payroll


payroll
payroll pay‧roll [ˈpeɪrəʊl ǁ -roʊl] noun
1. [countable, uncountable] ACCOUNTING the total amount of wages paid to all the people working in a particular company or industry:

• The company has cut its total payroll by 7% since the merger.

• More than half the state budget goes to payroll and only 11% to public works.

2. [uncountable] HUMAN RESOURCES the activity of managing wage and salary payments for employees:

• The Human Resources Department is responsible for payroll administration.

3. be on the payroll HUMAN RESOURCES to be employed by a particular company:

• Under the plan, every employee on the payroll can buy 100 shares at $127.25 each.

* * *

payroll UK US /ˈpeɪrəʊl/ noun
[C] HR a list of the employees of a company showing how much each one earns: »

The company is growing fast, and increasing the number of staff on its payroll.

[C] HR, ECONOMICS the total number of people employed by a company, or in an economy: »

The reduction in temporary hiring has led to the second successive month of falling payrolls.

[C, usually singular, or U] ACCOUNTING the total amount of money paid to the employees of a particular company: »

payroll costs

»

They operate with a strict $80 million payroll.

»

On average, firms pay 10.45% of payroll into final salary pensions.

»

The first thing the company must do to get out of trouble is to cut its payroll.

[U] HR the activity of managing the money that is paid to employees: »

payroll administration/records/system

»

His work is to manage the billing and payroll.

be on the payroll — Cf. be on the payroll

Financial and business terms. 2012.

Look at other dictionaries:

  • payroll — noun allowance, compensation, disbursement of salary, employees earnings, employees salaries, labor expense, list of paid employees, list of salaried employees, list of wages to be paid out, payment, payment for services, recompense, remuneration …   Law dictionary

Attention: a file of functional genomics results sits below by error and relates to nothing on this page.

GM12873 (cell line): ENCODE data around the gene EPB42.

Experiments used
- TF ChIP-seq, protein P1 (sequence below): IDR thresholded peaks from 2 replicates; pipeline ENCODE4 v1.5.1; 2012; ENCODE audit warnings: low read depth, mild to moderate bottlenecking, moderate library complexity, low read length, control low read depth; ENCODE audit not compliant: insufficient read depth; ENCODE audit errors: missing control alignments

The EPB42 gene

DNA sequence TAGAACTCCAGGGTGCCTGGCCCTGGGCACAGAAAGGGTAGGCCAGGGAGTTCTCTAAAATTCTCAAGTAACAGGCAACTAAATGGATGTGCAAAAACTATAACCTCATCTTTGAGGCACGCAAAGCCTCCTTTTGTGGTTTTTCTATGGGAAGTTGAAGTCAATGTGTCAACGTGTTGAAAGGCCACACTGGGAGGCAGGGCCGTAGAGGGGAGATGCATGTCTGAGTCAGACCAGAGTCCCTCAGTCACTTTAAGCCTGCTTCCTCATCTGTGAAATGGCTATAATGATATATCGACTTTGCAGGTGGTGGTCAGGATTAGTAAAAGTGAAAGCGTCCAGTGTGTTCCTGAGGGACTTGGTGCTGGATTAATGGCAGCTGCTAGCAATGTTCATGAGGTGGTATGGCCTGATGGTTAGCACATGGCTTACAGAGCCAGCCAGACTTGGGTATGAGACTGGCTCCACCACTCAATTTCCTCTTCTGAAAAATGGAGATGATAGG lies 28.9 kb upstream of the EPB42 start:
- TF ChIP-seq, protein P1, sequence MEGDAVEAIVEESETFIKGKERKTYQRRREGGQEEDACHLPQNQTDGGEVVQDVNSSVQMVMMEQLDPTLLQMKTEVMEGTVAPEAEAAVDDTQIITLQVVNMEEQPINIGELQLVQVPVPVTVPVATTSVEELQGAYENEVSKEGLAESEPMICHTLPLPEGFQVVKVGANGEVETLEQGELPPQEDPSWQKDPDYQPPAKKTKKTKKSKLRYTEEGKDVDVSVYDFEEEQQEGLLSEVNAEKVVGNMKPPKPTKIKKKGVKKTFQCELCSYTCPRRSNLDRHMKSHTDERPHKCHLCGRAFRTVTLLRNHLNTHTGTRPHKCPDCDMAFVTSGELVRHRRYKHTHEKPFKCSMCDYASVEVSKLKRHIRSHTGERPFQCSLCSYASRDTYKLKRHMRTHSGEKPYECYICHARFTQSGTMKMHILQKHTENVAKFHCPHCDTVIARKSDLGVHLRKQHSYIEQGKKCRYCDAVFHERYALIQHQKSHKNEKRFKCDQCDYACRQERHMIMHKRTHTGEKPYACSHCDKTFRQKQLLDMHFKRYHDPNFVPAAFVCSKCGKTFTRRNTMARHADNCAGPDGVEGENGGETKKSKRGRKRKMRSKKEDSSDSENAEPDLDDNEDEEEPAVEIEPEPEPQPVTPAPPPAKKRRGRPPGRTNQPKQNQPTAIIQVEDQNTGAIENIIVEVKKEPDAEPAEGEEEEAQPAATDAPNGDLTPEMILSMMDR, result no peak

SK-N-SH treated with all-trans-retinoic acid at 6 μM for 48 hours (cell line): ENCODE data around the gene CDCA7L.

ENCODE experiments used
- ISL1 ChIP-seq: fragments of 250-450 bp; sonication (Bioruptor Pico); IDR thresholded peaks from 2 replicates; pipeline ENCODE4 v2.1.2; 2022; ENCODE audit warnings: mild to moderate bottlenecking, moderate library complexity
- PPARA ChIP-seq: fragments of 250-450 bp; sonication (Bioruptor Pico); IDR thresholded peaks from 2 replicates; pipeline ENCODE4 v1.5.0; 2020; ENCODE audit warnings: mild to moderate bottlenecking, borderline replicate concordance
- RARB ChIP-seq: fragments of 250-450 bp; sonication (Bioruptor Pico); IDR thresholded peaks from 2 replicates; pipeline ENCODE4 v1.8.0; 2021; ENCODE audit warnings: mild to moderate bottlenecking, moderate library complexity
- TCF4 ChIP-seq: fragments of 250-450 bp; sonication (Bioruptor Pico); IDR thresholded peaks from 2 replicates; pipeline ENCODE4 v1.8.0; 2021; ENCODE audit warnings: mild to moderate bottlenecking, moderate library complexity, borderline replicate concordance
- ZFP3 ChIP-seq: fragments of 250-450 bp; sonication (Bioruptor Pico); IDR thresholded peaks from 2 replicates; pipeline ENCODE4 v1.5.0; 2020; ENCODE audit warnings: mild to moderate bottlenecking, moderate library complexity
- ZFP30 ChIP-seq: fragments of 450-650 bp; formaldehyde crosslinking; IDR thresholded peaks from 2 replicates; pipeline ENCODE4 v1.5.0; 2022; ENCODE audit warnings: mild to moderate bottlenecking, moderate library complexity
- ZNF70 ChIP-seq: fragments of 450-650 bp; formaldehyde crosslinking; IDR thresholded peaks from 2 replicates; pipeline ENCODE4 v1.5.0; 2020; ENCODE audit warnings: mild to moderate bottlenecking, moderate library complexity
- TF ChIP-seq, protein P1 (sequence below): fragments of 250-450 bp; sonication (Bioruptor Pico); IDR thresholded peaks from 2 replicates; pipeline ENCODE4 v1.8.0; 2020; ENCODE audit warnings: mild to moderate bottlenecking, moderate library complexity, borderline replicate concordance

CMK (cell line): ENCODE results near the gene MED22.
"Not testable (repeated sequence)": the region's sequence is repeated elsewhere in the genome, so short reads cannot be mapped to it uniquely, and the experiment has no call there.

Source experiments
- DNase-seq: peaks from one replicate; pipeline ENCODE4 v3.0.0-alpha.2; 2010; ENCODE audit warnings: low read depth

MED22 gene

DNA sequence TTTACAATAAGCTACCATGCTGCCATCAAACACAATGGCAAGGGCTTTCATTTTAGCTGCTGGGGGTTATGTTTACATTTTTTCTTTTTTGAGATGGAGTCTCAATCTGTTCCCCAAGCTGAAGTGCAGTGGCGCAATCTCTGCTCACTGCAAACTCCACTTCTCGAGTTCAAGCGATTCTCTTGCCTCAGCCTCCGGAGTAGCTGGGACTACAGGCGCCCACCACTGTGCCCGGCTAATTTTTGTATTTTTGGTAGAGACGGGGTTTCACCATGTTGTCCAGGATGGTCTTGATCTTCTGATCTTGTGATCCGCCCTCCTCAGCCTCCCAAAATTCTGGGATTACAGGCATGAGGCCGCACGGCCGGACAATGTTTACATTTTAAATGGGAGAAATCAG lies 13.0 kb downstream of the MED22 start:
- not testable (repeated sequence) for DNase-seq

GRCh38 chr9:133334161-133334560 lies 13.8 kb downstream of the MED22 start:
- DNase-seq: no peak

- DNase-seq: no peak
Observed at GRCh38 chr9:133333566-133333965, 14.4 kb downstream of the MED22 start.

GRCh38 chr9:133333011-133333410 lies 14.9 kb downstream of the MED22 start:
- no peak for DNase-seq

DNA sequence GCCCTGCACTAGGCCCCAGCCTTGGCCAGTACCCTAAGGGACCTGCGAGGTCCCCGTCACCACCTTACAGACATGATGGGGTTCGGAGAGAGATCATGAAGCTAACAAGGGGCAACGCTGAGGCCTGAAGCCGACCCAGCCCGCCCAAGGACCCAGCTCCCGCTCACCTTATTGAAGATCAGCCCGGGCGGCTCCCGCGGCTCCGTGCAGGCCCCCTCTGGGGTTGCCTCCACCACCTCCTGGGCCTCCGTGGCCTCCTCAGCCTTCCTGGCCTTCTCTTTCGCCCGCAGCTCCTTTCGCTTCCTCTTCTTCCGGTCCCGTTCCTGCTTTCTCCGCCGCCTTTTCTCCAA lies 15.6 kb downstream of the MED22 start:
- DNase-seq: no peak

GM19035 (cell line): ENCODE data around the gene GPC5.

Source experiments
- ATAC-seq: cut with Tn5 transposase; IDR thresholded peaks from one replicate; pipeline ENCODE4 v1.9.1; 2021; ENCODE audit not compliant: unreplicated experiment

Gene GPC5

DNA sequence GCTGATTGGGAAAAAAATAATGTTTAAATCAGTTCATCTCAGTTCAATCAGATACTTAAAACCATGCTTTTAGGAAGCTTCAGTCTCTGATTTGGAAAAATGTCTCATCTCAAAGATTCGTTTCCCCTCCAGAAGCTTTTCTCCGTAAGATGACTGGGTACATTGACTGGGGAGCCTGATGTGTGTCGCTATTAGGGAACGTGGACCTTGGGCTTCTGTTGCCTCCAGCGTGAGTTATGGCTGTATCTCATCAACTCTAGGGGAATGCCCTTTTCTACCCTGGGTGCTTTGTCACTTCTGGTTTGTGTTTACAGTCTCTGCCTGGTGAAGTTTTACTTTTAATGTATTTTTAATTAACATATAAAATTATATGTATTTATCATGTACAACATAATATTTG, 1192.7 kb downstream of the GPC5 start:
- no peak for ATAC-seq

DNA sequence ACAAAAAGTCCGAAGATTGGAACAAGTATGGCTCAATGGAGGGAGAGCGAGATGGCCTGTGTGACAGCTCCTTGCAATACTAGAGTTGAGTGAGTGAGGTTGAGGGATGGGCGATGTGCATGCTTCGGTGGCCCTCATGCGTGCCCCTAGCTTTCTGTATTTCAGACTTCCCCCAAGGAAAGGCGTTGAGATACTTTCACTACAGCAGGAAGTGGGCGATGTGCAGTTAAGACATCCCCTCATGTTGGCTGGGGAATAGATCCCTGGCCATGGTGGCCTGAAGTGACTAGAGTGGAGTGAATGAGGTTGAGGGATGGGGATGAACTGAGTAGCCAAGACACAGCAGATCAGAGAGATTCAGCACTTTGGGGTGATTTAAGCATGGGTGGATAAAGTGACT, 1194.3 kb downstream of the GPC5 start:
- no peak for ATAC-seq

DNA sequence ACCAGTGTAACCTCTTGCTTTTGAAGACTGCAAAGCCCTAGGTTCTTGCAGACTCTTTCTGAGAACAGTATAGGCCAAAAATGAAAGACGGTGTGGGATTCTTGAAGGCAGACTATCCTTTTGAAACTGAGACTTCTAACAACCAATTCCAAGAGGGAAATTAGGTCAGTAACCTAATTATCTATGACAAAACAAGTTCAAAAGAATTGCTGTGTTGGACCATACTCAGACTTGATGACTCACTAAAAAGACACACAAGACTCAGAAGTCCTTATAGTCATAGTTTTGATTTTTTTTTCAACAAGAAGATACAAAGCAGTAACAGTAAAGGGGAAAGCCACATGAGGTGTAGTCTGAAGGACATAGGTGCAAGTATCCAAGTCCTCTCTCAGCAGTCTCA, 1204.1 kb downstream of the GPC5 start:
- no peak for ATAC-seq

• payroll — (n.) 1740, from PAY (Cf. pay) (v.) + ROLL (Cf. roll) (n.); total amount paid to employees over a period, hence, via records keeping, list of employees receiving pay …   Etymology dictionary

  • payroll — ► NOUN ▪ a list of a company s employees and the amount of money they are to be paid …   English terms dictionary

  • payroll — ☆ payroll [pā′rōl΄ ] n. 1. a list of employees to be paid, with the amount due to each 2. the total amount needed, or the money on hand, for this for a given period …   English World dictionary

  • Payroll — In a company, payroll is the sum of all financial records of salaries, wages, bonuses and deductions.PaycheckA paycheck, or pay cheque in English, is traditionally a paper document issued by an employer to pay an employee for services rendered.… …   Wikipedia

  • payroll — pay|roll [ˈpeırəul US roul] n 1.) on the payroll if someone is on the payroll of a company, they are employed by that company ▪ The company now has 350 people on the payroll. 2.) [U] the activity of managing salary payments for workers in a… …   Dictionary of contemporary English

  • Payroll — The sum total of all compensation that a business must pay to its employees for a set period of time or on a given date. Payroll is usually managed by the accounting department of a business. Small business payrolls may be handled directly by the …   Investment dictionary

  • payroll — n. 1) to meet (esp. AE) a payroll 2) a monthly; weekly payroll * * * [ peɪrəʊl] weekly payroll a monthly to meet (esp. AE) a payroll …   Combinatory dictionary

  • payroll — UK [ˈpeɪˌrəʊl] / US [ˈpeɪˌroʊl] noun [countable] Word forms payroll : singular payroll plural payrolls 1) a list of all the people that a company employs and the money that each of them earns 2) the number of people employed by a company… …   English dictionary

  • payroll — pay|roll [ peı,roul ] noun count 1. ) a list of all the people that a company employs and the money that each of them earns a ) on the payroll employed by a particular company: They have approximately 100 employees on the payroll. 2. ) the total… …   Usage of the words and phrases in modern English